5 things that influence Chinese sports loyalty | Edoardo Lipari
In recent years, China’s growing passion for football has drawn the attention of the world’s top football clubs. The incomparable population, alone, make China the ultimate frontier for European clubs to nurture new-era fans and steeply increase revenues. What’s more, the political and economic superpower still owns a potential fan-base of several hundreds of million of people without a defined football team to support. Unlike European fans, who mainly choose their teams either by following their family preference or opting for their home team, the Chinese seem to be influenced by five alternative major points.
The first key point relies on the performance and popularity of a single player. Icons such as David Beckham, Lionel Messi and Cristiano Ronaldo, for instance, represented a fundamental criterion for new player-driven fans. The more successful and gossiped about they are, the more they are held as idols by Chinese fans. Therefore, superstar players fulfil a highly important role for their respective clubs and leagues and can generate huge followings in places like China.
Supporting the winning team is always the safe and easy choice. More specifically, the Chinese middle-class commonly embrace popular brands, successful organisations and trends in order to take part in a thriving circle of followers, which contribute to their personal step-up within society. This explains why clubs such as Manchester United, Bayern Munich and AC Milan have that extra oomph among the Chinese.
A combination of conscious and unconscious effects, led by Chinese social media, influences the Chinese crowd and their willingness to prefer one team over another. As a matter of fact, Sina Weibo and WeChat, the two most popular social platforms in China, can contribute to actively shape fans’ preferences. They can do this in China thanks to a 24/7 online promotion reaching hundreds of million of people. Bundesliga’s social media accounts engage millions of fans by carrying out gripping campaigns. For example, ‘The Voice of Bundesliga’ on Weibo gives fans an opportunity to learn chants and win prizes online. They also optimise focus on all eighteen teams, which provides wider exposure and helps include Chinese fans in the greater league community.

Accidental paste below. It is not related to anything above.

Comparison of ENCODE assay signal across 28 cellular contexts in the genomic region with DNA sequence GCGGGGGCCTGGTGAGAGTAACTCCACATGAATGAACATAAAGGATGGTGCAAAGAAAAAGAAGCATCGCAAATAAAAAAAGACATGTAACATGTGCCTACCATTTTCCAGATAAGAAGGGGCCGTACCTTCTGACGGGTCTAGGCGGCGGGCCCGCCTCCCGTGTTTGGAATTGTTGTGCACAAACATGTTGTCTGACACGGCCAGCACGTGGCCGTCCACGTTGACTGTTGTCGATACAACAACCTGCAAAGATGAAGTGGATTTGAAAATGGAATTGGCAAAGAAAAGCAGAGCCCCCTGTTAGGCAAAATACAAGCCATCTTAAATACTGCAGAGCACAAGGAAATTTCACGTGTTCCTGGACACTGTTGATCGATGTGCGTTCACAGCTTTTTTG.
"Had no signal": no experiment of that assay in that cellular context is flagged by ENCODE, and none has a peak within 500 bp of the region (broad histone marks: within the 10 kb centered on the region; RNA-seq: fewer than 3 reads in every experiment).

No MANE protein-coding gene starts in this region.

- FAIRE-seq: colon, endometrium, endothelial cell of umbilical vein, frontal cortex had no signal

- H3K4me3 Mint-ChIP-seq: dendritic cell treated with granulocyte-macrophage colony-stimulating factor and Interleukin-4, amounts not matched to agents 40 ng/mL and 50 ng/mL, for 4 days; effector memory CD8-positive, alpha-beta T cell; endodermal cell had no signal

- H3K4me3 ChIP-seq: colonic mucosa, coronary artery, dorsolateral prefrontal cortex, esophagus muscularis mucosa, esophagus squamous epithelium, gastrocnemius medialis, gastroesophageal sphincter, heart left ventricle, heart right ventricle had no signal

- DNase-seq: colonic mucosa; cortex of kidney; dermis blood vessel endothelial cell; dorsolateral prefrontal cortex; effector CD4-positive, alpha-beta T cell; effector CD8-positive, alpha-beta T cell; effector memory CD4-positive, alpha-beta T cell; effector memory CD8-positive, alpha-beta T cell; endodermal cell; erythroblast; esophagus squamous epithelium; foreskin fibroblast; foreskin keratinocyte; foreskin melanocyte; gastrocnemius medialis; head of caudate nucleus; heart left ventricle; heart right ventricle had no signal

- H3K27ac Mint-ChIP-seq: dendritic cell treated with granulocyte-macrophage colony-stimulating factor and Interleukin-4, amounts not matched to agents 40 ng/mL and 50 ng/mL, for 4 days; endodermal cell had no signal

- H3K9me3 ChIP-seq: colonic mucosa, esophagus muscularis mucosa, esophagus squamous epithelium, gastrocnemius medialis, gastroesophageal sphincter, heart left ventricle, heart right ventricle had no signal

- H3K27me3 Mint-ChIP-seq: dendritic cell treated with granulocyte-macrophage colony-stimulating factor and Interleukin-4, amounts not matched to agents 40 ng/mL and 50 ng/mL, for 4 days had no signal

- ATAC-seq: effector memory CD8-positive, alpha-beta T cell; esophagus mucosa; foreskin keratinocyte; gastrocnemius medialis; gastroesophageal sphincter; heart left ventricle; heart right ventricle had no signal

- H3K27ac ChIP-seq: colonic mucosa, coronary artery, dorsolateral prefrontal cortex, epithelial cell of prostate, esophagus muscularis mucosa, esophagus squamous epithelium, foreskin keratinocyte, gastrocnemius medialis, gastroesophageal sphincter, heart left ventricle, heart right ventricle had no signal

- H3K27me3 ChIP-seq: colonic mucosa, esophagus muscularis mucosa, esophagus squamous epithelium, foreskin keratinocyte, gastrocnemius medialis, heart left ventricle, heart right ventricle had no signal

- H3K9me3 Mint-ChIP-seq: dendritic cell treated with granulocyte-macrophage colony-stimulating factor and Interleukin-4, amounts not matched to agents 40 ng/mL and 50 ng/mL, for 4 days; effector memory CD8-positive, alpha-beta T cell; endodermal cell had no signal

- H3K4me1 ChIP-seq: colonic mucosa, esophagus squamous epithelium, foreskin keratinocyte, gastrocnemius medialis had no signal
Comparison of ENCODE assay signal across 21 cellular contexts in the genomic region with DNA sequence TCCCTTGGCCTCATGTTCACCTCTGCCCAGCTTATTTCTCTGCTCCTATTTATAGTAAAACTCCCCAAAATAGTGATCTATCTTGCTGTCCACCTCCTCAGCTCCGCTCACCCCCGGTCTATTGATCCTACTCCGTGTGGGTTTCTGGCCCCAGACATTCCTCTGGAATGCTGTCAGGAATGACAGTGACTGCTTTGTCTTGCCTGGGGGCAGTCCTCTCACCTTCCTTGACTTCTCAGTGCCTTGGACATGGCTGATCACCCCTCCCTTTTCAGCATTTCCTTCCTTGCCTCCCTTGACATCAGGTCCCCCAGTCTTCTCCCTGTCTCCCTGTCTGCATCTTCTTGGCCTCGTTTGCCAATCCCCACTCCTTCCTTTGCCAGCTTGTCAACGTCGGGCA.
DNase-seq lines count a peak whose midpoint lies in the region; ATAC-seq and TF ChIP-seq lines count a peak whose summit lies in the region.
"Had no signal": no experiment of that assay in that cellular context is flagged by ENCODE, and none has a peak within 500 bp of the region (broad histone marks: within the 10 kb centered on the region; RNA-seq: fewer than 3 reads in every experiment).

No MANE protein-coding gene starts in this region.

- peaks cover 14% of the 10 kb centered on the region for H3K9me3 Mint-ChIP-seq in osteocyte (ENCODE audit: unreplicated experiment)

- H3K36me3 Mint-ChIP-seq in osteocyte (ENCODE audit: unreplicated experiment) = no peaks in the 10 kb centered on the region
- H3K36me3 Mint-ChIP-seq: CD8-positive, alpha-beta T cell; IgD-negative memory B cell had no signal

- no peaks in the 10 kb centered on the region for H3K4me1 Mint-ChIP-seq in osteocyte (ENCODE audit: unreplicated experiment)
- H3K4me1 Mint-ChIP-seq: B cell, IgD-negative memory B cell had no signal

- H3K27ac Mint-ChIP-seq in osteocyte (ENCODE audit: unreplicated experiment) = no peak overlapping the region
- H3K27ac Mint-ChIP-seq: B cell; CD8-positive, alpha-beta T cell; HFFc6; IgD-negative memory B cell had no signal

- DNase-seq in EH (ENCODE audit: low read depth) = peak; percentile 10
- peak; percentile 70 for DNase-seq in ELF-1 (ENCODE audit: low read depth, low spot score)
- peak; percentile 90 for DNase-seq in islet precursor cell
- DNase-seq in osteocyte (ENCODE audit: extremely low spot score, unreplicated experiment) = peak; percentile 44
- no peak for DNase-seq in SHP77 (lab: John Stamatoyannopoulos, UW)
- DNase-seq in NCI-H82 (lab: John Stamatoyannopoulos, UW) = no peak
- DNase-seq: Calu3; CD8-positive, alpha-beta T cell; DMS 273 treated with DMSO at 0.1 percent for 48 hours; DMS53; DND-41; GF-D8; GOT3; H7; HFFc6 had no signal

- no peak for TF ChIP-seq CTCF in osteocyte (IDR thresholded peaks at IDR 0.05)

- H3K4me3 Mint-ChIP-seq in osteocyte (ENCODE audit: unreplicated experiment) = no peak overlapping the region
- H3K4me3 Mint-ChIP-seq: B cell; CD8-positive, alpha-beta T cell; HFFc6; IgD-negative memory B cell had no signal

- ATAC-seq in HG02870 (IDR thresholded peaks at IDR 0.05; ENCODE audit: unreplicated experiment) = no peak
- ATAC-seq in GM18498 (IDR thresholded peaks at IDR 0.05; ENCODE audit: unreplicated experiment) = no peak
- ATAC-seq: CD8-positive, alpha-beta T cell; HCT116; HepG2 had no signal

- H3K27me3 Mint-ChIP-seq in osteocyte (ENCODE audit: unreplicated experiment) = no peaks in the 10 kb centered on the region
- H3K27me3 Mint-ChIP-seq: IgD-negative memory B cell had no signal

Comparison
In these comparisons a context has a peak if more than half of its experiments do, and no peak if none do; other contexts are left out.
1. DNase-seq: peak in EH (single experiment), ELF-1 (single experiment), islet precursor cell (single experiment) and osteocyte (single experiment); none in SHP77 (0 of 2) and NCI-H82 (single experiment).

In China, people tend to have a favoured country, generally relating to a specific feature of that country that interests them. For example, Chinese often regard Germany as the land of cars, Italy as the home of top-quality leather etc. Such preference often leads to an instinctive decision to opt for the respective national league and for a popular club competing in it.
Love at first sight
Some Chinese fans claim to have fallen in love with their club because of some kind of wizardry that hit them when they first saw their team playing. This, somehow romantic rationale, explains why a football fanbase in China would develop around teams that do not match any of the above criteria.
It is remarkable how minor football clubs across Europe continue to attract Chinese fans despite mediocre performances on the field, no world-famous players or a particularly active media profile. For example, what would ever bring a Chinese to end up supporting a team like Chievo Verona other than true, blind love?
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